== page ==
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All posts for the month April, 2012

I’ve posted a recent med school lecture on some of the problems with medical education, how to learn medical care, and how to handle urgent medical conditions. I think you’ll like it.
Also has some more music from the album Tom Jolly and I put out in the mid-90’s.
Thanks for listening.
JY

In this podcast I begin the series of War Games Training cases. In conjunction with the information on the website (www.clinicalbraintraining.com) you can follow me as I go through the cases, explaining how the sessions can be conducted, and explaining my justification for grading and for which actions should be taken from walking into the patient’s room, to delivering the patient to the ICU.
Please let me know if this format is useful by commenting on the website, or by writing mail@clinicalbraintraining.com.
A little sax from a CD I recorded in the 90’s with Tom Jolly in NC is at the beginning and end.
Thanks.
JY

I am attaching am 18 page transcript of a war game session in 2005. It contains about 8 cases and provides a really good guide as to how to conduct these simulations. I would advise to read through the transcript from beginning to end to get an idea of how we do the cases and how they flow. Then look at the spreadsheets I provided in the previous post to see how we give the student the data and move the case along.
I haven’t matched the cases in the transcript to the spreadsheets (although several of the cases in the transcript are provided in the previous post)but will try to do that in the future when I have a little more time.
Consider this post and the previous post as an introduction to the simulation process. We will actually conduct sessions, and go over concepts in future posts and podcasts.
You see in the transcript that we classify the cases as Level 1 and 2.

Level 1 are cases that third year medical students, PGY-1’s, EMT-Is, and EMT-P’s should be able to get through. In those cases, the presenting complaint leads directly to the offending issue.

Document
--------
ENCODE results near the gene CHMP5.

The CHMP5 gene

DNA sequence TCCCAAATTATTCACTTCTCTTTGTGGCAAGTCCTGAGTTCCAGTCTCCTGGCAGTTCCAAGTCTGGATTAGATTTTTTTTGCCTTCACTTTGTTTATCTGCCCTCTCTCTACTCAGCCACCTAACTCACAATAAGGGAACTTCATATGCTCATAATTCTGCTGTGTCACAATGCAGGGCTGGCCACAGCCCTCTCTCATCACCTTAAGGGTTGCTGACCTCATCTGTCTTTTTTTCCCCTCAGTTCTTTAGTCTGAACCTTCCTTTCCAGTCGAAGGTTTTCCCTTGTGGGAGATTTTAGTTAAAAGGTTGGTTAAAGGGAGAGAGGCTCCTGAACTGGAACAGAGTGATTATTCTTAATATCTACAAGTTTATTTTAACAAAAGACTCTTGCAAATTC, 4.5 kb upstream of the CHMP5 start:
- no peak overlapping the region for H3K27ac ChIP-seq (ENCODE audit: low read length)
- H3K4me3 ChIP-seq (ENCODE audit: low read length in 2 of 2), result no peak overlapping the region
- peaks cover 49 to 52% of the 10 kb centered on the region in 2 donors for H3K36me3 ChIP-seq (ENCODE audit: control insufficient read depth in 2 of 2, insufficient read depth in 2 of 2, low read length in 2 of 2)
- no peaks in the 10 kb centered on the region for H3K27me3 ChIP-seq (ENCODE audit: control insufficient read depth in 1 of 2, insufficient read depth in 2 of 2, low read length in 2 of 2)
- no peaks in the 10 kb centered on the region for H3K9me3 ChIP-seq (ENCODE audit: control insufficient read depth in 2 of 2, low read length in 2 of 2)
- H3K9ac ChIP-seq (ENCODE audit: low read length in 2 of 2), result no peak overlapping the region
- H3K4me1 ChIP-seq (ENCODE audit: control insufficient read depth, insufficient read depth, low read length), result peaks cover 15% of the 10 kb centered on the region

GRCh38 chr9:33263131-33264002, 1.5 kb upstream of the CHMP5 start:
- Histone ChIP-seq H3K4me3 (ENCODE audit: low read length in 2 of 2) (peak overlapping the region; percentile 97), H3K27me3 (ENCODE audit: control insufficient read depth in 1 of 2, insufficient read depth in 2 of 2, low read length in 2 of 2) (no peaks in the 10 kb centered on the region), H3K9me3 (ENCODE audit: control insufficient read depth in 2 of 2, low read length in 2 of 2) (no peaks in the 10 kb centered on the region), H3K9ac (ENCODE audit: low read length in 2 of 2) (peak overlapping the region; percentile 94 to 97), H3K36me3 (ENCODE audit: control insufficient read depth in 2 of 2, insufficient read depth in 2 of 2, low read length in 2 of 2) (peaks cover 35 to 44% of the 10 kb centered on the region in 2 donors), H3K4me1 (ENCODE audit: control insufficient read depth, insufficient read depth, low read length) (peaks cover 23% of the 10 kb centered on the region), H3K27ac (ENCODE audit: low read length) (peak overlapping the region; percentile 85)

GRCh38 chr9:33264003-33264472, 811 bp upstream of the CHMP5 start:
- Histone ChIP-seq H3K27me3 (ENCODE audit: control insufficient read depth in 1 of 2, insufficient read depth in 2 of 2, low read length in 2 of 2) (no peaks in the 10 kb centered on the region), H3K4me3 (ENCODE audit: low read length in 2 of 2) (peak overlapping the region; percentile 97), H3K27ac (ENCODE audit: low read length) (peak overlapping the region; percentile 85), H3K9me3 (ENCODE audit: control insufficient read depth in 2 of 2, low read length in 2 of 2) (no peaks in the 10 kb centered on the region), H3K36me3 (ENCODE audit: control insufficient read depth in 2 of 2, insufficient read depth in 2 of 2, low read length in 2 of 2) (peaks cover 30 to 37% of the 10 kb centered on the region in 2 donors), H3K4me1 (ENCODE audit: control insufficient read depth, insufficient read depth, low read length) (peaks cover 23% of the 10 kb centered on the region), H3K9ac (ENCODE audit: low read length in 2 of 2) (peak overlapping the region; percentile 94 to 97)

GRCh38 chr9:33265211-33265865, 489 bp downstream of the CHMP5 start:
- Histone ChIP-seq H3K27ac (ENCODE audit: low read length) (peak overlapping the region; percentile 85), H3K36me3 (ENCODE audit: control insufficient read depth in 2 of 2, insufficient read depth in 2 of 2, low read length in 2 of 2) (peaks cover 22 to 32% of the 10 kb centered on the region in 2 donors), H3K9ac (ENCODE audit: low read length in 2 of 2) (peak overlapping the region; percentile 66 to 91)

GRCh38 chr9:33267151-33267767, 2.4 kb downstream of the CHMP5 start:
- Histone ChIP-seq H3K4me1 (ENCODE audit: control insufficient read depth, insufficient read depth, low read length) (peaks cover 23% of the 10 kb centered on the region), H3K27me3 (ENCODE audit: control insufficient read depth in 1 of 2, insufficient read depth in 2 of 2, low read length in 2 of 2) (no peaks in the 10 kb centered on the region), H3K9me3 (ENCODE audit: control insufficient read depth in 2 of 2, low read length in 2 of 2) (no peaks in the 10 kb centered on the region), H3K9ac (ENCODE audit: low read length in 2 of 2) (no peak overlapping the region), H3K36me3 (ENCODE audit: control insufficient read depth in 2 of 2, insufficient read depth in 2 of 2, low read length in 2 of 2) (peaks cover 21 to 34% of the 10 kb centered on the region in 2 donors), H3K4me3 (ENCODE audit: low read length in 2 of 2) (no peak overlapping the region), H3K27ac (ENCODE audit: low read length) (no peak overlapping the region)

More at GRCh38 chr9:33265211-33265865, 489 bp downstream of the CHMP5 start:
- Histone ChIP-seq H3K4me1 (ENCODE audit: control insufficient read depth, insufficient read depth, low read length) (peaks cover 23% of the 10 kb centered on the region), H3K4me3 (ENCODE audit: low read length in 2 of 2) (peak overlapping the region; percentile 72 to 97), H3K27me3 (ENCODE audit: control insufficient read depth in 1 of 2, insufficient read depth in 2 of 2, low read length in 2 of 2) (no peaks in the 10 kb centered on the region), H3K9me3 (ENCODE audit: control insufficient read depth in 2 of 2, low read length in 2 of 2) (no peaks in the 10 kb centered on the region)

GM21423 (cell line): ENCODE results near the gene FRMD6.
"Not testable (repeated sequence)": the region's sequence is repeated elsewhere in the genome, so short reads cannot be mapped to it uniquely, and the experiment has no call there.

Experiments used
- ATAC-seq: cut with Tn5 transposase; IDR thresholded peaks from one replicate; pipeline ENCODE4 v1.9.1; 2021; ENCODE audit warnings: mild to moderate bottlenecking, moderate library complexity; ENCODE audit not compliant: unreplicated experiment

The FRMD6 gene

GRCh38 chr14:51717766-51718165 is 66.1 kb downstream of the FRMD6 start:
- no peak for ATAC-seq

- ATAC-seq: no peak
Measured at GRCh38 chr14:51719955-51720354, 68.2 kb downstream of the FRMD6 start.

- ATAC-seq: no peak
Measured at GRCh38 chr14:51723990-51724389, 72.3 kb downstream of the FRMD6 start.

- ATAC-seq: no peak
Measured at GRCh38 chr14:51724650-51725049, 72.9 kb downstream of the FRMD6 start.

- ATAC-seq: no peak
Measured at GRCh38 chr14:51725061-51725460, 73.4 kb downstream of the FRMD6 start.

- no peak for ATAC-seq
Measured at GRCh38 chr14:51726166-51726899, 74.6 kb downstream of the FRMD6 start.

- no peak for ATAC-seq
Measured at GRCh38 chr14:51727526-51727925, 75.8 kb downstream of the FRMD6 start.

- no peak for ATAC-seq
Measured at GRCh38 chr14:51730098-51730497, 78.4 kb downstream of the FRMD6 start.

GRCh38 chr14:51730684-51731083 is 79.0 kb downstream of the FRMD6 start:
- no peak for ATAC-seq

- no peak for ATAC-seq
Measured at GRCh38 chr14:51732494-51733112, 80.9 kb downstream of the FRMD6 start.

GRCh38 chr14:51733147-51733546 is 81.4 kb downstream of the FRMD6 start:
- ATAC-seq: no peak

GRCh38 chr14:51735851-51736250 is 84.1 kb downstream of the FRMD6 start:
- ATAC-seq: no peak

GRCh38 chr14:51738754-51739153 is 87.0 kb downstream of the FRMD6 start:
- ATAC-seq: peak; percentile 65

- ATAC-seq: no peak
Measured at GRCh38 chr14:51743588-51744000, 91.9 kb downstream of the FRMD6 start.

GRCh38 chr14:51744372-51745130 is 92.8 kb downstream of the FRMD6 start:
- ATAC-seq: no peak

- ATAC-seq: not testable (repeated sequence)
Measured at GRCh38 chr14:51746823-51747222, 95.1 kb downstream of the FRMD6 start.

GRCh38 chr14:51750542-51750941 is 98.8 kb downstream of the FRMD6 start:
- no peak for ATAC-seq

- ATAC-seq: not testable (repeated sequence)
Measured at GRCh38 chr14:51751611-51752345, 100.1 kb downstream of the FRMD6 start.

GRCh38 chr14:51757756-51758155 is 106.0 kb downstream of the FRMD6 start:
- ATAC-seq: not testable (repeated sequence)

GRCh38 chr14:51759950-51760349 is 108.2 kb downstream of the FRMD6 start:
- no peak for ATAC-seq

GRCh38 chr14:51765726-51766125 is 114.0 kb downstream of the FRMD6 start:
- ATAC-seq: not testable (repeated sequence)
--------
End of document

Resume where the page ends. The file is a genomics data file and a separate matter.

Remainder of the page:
Level 2 cases are for PGY-2’s and above, CCEMT-Ps, and ICU personnel. In those either critical care issues are discussed, or the presenting complaint does not lead directly to the problem, and the case requires a broader understanding of how problems present and a more thorough understanding of how to work up and treat critical patient problems.

The cases provided in the previous post are all Level 1, I will attach and discuss more Level 1 and some Level 2 cases in the next post.

Hope you find it useful.
JY

WAR GAMES Session Transcription #1

In our training program, simulated cases were the key element. The cases were moderated by the “instructor” and the student responded to the data as it was presented. The data that was given to the student is written out in the case spreadsheet, as well as the score for each element in the case. The score for the case was the percent of possible points scored by the student. This allowed us to provide scores and measurement of real improvement (for more information see the how-to manual in an older post).
I have included several cases for you to look at and get familiar with. I encourage you to print them out, and carry out sessions with your students, or with your colleagues. I will also attach a link to several written transcripts of these sessions, so you can get an idea of how the cases flow.
JY
PE
Narcotic overdose
Hypotensive blunt trauma
Asthmatic
AMI

Acceptance by deception…what an absolutely fantastic phrase. As much as I try to read everything I can about error and screwups, it is amazing to me I had not run across it until two days ago. I pulled up the Squad Operators handbook for the rescue organization I am working with that was written by an old friend, John Burruss. In the introduction is an excerpt from an article written by Michael Wilbur, a lieutenant for the FDNY in Firehouse magazine. It describes a emergency vehicle crash, and its root causes. He says “It is bad enough that many apparatus operators take risks when driving and many of
those risks are taken unnecessarily. But in this case the operator had little or no training at all with which to take these risks and with nothing in writing what ever occurred as far as training really did not occur in the eyes of the court. For if it is not in writing, it simply did not happen in the eyes of the law. So not only do we have a young man volunteering his time that has ruined his life, we have fellow firefighters and officers that led the driver to this fate.